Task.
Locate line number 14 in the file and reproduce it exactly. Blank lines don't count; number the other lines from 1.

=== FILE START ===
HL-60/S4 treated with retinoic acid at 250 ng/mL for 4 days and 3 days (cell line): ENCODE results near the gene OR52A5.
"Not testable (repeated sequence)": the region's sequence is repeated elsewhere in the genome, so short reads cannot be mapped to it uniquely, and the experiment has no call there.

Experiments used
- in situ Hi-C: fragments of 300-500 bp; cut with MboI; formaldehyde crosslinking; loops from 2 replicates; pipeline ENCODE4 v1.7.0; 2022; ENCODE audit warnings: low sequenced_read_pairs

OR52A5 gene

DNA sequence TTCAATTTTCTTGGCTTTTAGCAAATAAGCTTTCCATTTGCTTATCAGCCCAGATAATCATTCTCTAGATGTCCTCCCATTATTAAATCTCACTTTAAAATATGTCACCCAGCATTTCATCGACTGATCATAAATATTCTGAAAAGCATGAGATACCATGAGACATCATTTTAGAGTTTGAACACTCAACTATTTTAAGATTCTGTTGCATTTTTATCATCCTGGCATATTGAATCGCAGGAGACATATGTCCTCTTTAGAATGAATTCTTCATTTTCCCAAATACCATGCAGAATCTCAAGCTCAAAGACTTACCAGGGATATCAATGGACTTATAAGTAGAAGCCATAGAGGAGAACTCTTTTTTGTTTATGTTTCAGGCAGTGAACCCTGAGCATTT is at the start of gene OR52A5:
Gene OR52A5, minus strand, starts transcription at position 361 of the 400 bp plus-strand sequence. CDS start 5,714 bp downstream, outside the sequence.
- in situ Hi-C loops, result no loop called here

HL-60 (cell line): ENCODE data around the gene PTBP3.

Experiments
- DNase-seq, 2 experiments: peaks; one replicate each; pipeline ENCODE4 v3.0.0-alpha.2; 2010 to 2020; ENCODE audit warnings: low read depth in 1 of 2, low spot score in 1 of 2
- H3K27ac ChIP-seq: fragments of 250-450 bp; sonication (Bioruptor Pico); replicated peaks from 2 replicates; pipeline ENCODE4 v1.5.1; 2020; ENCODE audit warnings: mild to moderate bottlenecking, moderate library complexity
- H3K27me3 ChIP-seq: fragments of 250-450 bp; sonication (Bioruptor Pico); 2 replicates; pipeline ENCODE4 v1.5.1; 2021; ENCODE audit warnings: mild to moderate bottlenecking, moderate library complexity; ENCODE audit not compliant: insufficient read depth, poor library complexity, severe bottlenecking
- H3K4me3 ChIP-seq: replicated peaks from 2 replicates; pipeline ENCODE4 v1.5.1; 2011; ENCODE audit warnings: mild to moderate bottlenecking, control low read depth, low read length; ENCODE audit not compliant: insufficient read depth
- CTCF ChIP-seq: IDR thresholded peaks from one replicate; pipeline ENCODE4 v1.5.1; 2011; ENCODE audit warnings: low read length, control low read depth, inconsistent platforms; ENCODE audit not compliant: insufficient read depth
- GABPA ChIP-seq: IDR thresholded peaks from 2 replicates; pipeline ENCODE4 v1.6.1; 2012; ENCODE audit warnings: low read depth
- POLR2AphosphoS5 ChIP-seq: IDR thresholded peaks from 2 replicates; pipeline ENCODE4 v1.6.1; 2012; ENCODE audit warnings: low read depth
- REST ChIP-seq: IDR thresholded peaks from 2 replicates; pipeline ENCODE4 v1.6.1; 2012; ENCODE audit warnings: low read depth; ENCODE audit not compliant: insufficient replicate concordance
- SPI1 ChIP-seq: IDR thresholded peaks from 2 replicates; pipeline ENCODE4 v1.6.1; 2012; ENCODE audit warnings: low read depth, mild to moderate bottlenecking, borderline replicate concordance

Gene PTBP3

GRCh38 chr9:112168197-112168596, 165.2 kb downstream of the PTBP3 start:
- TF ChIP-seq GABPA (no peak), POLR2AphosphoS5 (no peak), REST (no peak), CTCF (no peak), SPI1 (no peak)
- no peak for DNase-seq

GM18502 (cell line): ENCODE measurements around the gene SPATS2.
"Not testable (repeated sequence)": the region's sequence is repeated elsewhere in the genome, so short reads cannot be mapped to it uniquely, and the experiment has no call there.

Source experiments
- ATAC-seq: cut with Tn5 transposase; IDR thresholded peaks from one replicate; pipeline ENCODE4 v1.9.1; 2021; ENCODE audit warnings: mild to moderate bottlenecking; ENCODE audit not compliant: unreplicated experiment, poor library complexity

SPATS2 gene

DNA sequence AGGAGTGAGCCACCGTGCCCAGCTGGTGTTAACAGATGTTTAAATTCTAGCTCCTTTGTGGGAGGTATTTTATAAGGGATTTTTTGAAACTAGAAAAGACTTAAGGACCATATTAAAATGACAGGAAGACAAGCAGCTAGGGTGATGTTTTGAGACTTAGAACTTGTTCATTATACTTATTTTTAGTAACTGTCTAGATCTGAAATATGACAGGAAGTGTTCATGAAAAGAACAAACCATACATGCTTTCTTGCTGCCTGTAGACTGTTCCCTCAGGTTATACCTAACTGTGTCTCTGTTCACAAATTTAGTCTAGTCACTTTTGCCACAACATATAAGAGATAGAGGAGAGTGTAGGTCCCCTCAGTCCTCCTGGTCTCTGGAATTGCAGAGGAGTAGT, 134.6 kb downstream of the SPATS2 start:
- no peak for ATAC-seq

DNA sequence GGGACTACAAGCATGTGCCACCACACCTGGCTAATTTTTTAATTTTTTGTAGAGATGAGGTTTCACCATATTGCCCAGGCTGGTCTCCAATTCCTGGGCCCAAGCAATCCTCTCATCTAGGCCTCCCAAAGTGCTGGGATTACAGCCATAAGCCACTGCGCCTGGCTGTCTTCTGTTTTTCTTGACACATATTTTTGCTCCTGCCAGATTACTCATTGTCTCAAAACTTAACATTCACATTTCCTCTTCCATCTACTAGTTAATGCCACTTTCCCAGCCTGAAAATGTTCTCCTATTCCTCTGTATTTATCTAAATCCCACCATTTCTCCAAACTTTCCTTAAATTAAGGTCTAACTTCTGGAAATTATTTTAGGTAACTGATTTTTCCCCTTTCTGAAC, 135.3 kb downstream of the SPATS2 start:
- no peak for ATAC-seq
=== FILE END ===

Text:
- H3K4me3 ChIP-seq: replicated peaks from 2 replicates; pipeline ENCODE4 v1.5.1; 2011; ENCODE audit warnings: mild to moderate bottlenecking, control low read depth, low read length; ENCODE audit not compliant: insufficient read depth